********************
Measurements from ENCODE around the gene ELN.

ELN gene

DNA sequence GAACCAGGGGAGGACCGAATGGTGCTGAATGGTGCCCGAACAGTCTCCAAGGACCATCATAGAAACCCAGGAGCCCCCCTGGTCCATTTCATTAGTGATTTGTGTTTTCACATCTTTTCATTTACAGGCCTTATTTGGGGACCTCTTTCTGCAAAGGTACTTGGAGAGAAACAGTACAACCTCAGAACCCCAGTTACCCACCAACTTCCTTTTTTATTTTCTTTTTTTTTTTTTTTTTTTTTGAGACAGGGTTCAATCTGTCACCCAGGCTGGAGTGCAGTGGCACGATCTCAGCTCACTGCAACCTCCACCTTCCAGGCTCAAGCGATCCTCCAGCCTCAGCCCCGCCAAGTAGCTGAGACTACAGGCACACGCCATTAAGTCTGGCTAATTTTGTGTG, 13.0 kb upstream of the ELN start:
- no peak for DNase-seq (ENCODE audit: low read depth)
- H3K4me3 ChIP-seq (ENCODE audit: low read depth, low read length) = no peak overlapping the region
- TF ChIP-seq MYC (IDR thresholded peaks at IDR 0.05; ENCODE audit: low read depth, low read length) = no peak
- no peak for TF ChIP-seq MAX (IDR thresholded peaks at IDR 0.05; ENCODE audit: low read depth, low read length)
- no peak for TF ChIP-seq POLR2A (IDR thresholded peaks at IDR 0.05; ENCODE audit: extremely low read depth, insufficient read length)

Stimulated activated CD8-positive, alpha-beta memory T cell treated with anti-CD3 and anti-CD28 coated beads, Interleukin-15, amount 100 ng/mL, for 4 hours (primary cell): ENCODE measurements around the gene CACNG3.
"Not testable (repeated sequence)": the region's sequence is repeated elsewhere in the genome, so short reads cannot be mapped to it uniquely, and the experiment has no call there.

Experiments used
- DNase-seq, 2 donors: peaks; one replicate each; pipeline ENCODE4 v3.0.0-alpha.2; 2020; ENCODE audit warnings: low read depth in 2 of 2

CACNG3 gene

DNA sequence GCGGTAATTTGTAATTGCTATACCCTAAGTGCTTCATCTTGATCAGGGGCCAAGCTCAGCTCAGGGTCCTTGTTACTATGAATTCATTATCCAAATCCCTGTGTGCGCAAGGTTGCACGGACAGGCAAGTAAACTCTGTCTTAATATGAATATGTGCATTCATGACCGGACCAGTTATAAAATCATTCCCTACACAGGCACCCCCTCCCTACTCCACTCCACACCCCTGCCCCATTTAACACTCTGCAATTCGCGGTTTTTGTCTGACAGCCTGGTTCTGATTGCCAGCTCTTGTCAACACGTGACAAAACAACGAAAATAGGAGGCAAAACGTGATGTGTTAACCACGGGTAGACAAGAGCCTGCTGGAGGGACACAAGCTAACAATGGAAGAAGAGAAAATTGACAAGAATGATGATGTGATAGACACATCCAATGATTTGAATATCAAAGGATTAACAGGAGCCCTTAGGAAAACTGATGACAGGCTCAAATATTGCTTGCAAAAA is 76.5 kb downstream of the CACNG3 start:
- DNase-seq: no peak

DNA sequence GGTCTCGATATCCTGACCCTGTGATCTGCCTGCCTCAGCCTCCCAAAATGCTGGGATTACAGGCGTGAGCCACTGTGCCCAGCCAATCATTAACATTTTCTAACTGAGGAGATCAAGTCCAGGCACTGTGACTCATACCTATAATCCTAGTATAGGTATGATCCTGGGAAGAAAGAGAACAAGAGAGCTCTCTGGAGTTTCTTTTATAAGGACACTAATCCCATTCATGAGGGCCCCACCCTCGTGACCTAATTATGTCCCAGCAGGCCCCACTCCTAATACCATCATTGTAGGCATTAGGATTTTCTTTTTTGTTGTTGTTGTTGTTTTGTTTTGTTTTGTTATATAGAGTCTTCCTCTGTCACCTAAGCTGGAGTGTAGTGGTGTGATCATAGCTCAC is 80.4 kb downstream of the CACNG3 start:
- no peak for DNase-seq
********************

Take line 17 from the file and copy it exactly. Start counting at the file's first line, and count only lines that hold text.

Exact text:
- no peak for DNase-seq